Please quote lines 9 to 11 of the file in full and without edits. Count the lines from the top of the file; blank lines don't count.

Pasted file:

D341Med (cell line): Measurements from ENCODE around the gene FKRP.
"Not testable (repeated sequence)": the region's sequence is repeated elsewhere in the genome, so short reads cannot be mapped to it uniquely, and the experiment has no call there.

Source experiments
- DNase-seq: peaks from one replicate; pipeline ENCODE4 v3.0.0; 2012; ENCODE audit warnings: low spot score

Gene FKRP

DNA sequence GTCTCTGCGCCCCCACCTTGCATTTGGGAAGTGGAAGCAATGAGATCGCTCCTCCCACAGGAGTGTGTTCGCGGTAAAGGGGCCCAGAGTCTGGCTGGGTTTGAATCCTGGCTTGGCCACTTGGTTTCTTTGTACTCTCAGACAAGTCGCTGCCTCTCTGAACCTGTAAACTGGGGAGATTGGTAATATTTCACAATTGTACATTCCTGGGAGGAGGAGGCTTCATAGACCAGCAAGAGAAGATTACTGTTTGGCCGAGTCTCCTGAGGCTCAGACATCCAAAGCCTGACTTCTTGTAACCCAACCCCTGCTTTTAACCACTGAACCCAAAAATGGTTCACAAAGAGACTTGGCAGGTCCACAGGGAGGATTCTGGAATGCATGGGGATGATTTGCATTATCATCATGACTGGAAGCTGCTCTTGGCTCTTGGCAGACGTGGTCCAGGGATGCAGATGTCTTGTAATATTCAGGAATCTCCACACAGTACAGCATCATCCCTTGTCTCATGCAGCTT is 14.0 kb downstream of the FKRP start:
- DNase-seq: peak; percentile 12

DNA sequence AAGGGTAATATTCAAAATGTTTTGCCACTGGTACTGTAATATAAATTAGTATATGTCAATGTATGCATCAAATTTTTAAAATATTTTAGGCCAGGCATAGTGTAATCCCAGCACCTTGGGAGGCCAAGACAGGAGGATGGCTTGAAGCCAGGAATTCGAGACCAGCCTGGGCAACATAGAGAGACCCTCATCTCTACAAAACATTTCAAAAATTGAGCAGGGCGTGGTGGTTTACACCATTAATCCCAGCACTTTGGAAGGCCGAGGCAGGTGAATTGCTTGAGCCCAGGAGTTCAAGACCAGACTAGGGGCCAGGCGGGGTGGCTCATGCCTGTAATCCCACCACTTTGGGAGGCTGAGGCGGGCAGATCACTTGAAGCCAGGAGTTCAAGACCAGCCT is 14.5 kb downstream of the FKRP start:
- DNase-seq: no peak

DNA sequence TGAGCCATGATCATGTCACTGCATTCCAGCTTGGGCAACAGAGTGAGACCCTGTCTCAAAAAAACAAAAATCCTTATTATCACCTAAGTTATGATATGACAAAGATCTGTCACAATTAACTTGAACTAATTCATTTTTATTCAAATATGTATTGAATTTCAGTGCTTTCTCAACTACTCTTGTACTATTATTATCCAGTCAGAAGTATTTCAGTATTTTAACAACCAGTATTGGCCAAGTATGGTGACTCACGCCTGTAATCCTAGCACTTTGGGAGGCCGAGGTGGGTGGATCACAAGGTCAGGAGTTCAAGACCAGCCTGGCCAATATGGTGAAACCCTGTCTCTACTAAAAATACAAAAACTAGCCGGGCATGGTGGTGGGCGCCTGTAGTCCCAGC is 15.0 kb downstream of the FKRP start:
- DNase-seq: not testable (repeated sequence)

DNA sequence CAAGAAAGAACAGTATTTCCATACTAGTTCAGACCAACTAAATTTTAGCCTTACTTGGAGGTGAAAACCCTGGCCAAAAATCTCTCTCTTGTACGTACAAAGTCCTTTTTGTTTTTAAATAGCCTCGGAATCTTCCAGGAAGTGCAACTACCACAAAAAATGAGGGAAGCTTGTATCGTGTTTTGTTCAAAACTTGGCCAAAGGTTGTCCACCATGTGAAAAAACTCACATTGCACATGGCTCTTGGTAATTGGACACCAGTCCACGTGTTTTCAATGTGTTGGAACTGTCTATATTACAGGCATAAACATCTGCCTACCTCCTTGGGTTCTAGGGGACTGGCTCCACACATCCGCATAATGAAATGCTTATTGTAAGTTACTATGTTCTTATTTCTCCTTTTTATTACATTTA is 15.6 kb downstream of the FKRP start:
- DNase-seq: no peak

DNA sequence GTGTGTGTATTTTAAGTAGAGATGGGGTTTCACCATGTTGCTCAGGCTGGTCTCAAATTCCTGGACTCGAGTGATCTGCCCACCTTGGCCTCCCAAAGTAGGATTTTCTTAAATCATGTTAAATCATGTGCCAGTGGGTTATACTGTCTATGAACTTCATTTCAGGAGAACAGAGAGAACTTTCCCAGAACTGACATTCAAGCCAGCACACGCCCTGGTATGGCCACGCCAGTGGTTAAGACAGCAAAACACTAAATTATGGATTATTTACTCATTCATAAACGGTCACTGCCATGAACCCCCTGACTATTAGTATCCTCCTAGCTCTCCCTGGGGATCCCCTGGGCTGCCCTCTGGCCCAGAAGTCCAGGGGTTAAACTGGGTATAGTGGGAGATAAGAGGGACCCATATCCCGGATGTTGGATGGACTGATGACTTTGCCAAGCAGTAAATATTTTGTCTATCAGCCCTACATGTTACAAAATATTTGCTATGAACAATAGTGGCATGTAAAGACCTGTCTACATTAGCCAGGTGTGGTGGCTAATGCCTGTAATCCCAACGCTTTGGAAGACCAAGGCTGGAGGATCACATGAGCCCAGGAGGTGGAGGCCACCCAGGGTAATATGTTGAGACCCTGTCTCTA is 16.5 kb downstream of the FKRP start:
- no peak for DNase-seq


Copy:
- DNase-seq: no peak

DNA sequence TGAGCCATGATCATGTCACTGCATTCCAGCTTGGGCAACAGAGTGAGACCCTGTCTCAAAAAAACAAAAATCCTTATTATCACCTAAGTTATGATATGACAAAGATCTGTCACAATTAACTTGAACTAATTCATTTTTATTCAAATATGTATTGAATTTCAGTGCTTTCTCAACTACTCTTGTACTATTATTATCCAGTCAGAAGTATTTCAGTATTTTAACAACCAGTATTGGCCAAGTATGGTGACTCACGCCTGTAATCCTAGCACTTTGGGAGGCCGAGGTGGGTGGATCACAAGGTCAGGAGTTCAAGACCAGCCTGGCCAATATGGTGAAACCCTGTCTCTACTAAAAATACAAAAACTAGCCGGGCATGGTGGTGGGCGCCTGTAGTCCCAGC is 15.0 kb downstream of the FKRP start:
- DNase-seq: not testable (repeated sequence)